July 19, 2008

NYT:  Poem on "justly exterminated race"

From the Wikipedia entry on Henry Wadsworth Longfellow's epic poem The Song of Hiawatha:When the New York Times finally published a review of The Song of Hiawatha, it was scathing. The reviewer's judgment, however, seems based as much on the subject matter as on the poem. He allows that the poem "is entitled to commendation" for "embalming pleasantly enough the monstrous traditions of an uninteresting, and, one may almost say, a justly exterminated race." However, "As a poem, it deserves no place" because there "is no romance about the Indian." He complains that Hiawatha's deeds of magical strength pall by comparison to the feats of Hercules and even to those of "Finn Mac Cool, that big stupid Celtic monarch."

The reviewer writes that "Grotesque, absurd, and savage as the groundwork is, Mr. LONGFELLOW has woven over it a profuse wreath of his own poetic elegancies." But, he concludes, Hiawatha "will never add to Mr. LONGFELLOW's reputation as a poet."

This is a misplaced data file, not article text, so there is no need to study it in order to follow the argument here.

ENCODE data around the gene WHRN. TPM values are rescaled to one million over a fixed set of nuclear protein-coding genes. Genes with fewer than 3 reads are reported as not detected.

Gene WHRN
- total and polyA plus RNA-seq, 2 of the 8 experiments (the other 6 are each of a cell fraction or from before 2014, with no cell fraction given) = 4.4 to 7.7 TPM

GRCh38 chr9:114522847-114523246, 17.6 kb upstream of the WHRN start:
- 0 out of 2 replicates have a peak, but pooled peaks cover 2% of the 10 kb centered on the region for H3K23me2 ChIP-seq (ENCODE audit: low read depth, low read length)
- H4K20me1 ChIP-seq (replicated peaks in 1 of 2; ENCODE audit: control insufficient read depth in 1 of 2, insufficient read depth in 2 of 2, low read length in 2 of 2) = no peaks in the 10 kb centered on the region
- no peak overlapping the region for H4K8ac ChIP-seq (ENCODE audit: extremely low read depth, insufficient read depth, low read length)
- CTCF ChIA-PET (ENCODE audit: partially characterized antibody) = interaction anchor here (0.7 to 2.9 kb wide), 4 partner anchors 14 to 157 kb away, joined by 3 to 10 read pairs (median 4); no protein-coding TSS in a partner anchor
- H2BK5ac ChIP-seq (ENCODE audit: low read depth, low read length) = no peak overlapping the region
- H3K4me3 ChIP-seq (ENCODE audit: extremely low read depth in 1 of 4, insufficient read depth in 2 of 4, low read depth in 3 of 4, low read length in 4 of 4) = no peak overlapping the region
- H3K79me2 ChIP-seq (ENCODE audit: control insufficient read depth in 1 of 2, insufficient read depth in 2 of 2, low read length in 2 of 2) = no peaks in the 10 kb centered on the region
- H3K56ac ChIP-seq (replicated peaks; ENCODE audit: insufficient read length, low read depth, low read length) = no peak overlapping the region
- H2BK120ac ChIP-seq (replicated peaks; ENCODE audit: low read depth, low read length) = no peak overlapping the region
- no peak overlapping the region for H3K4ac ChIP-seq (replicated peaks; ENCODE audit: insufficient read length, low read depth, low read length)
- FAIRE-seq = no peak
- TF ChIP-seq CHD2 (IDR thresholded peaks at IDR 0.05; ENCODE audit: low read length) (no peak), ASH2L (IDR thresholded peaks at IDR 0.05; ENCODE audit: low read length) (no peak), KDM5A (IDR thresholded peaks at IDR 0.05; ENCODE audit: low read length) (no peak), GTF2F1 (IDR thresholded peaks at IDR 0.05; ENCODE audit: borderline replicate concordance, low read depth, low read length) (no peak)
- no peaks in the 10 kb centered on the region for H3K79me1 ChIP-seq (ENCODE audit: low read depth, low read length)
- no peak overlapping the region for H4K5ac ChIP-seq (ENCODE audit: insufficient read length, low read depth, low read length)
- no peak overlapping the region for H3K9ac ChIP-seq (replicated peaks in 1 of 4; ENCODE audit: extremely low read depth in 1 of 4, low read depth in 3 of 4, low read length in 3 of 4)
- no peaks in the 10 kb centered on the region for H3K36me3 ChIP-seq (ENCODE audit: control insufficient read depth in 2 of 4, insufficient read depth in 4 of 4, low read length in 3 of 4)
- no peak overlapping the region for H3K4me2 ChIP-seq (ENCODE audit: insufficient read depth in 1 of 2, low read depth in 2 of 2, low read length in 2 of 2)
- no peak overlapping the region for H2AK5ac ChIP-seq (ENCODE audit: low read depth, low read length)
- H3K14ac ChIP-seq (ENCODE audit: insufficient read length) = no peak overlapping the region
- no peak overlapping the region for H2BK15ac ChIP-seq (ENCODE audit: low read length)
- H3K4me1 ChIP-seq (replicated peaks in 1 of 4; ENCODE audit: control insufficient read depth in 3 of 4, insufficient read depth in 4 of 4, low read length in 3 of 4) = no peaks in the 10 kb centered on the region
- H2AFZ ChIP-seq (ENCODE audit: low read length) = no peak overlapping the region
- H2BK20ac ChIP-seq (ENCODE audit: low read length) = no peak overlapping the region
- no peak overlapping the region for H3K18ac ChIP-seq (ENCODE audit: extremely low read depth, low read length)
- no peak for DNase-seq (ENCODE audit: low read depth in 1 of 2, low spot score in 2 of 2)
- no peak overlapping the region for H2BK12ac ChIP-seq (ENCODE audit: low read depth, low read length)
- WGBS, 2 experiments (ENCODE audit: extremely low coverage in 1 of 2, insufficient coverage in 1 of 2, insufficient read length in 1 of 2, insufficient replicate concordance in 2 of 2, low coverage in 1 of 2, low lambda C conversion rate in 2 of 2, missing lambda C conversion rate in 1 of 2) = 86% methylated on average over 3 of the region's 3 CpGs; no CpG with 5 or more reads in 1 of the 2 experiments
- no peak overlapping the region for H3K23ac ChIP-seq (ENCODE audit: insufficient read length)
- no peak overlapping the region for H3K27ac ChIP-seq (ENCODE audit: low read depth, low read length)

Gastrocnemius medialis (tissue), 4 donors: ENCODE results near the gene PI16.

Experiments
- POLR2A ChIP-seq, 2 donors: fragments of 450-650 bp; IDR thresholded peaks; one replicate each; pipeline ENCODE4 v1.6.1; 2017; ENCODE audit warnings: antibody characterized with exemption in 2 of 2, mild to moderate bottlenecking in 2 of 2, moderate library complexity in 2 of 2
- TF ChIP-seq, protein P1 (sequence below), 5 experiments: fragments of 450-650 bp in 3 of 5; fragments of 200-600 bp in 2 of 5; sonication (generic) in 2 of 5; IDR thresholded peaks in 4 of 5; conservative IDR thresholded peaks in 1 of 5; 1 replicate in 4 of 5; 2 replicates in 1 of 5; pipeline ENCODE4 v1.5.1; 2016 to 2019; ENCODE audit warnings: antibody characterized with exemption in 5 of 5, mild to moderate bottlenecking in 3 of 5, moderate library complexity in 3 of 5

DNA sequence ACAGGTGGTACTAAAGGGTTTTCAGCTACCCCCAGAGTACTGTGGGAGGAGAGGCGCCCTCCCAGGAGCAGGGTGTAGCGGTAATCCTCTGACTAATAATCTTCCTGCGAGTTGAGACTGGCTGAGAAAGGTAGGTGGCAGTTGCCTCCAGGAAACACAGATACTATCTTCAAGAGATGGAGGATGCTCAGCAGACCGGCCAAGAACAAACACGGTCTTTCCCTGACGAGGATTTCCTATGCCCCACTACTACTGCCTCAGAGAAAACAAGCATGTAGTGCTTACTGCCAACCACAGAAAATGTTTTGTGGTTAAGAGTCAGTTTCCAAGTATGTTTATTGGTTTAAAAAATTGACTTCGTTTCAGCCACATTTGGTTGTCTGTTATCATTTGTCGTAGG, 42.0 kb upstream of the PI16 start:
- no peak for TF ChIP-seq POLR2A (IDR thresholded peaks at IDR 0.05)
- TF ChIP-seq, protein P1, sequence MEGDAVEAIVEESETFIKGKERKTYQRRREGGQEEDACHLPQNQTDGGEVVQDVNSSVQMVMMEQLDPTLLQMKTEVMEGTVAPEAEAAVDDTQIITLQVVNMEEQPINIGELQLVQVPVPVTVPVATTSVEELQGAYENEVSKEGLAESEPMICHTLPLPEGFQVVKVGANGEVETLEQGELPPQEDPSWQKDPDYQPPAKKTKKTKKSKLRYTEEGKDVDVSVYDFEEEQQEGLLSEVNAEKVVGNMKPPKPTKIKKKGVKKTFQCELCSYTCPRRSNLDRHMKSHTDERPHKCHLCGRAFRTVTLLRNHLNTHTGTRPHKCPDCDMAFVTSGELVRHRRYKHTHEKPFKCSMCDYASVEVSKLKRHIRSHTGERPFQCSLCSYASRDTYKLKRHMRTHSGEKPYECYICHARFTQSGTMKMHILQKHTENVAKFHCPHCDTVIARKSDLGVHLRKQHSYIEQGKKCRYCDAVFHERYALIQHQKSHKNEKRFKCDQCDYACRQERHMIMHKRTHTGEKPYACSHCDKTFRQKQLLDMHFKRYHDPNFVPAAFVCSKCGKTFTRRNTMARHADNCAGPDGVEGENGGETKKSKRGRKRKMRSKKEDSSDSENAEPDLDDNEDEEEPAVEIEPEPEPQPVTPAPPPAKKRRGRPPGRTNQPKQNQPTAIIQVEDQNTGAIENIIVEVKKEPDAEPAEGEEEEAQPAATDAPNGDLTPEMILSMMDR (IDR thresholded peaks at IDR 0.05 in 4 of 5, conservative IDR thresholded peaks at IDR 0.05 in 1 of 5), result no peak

Comment:  As Maxwell Smart might have said, "Missed it by that much."

As always, it's "good" to see America's historic racism documented in black and white. In this case, in the newspaper known for having "all the news that's fit to print." Evidently the NY Times considered it fit to disparage the "monstrous traditions" of the "justly exterminated" Indians.

You gotta love the reviewer's blatant Eurocentrism too. He was upset because Hiawatha outshone Hercules and Finn Mac Cool? What did he think this was, a competition between cultural icons? "My hero's better than your hero?"

Thirty-five years later, L. Frank Baum wrote an editorial in which he also seemed glad of the Indians' "extermination." People have excused Baum's genocidal thoughts because he supposedly feared the nearby Sioux would rise up and start a race war. Maybe, but what's this reviewer's excuse? No doubt he was safe in his Manhattan garret, hundreds of miles from any Indian threat, yet he used the same phraseology as Baum.

I conclude that Baum and the reviewer didn't talk about extermination because they were afraid for their lives. They talked about it because they were typical racists of their day.

Below:  Hiawatha carries Minnehaha.

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